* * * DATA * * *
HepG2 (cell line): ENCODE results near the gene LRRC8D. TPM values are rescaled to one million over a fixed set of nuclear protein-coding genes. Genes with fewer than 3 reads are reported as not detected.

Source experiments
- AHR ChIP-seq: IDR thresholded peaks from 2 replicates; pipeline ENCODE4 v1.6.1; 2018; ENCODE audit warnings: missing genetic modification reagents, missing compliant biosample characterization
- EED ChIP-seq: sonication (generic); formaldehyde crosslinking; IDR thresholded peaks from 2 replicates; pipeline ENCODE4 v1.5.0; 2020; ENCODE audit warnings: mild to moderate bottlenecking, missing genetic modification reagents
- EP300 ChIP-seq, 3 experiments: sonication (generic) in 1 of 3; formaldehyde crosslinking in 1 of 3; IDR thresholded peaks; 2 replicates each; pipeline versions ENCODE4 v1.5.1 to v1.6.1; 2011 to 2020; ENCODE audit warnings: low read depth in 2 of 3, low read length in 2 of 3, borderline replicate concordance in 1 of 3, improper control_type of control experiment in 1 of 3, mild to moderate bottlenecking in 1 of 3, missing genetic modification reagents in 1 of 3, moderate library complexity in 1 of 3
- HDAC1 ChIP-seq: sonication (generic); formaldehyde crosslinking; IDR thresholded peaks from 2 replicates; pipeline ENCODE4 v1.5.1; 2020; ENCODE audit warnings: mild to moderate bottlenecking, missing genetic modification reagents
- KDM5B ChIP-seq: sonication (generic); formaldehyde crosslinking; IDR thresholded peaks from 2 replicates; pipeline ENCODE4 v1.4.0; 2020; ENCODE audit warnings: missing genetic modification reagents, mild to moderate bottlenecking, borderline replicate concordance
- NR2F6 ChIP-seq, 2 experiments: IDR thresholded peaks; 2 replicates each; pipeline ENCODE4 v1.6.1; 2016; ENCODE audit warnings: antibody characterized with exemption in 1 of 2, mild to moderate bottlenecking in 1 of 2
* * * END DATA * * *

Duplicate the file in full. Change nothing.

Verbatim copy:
HepG2 (cell line): ENCODE results near the gene LRRC8D. TPM values are rescaled to one million over a fixed set of nuclear protein-coding genes. Genes with fewer than 3 reads are reported as not detected.

Source experiments
- AHR ChIP-seq: IDR thresholded peaks from 2 replicates; pipeline ENCODE4 v1.6.1; 2018; ENCODE audit warnings: missing genetic modification reagents, missing compliant biosample characterization
- EED ChIP-seq: sonication (generic); formaldehyde crosslinking; IDR thresholded peaks from 2 replicates; pipeline ENCODE4 v1.5.0; 2020; ENCODE audit warnings: mild to moderate bottlenecking, missing genetic modification reagents
- EP300 ChIP-seq, 3 experiments: sonication (generic) in 1 of 3; formaldehyde crosslinking in 1 of 3; IDR thresholded peaks; 2 replicates each; pipeline versions ENCODE4 v1.5.1 to v1.6.1; 2011 to 2020; ENCODE audit warnings: low read depth in 2 of 3, low read length in 2 of 3, borderline replicate concordance in 1 of 3, improper control_type of control experiment in 1 of 3, mild to moderate bottlenecking in 1 of 3, missing genetic modification reagents in 1 of 3, moderate library complexity in 1 of 3
- HDAC1 ChIP-seq: sonication (generic); formaldehyde crosslinking; IDR thresholded peaks from 2 replicates; pipeline ENCODE4 v1.5.1; 2020; ENCODE audit warnings: mild to moderate bottlenecking, missing genetic modification reagents
- KDM5B ChIP-seq: sonication (generic); formaldehyde crosslinking; IDR thresholded peaks from 2 replicates; pipeline ENCODE4 v1.4.0; 2020; ENCODE audit warnings: missing genetic modification reagents, mild to moderate bottlenecking, borderline replicate concordance
- NR2F6 ChIP-seq, 2 experiments: IDR thresholded peaks; 2 replicates each; pipeline ENCODE4 v1.6.1; 2016; ENCODE audit warnings: antibody characterized with exemption in 1 of 2, mild to moderate bottlenecking in 1 of 2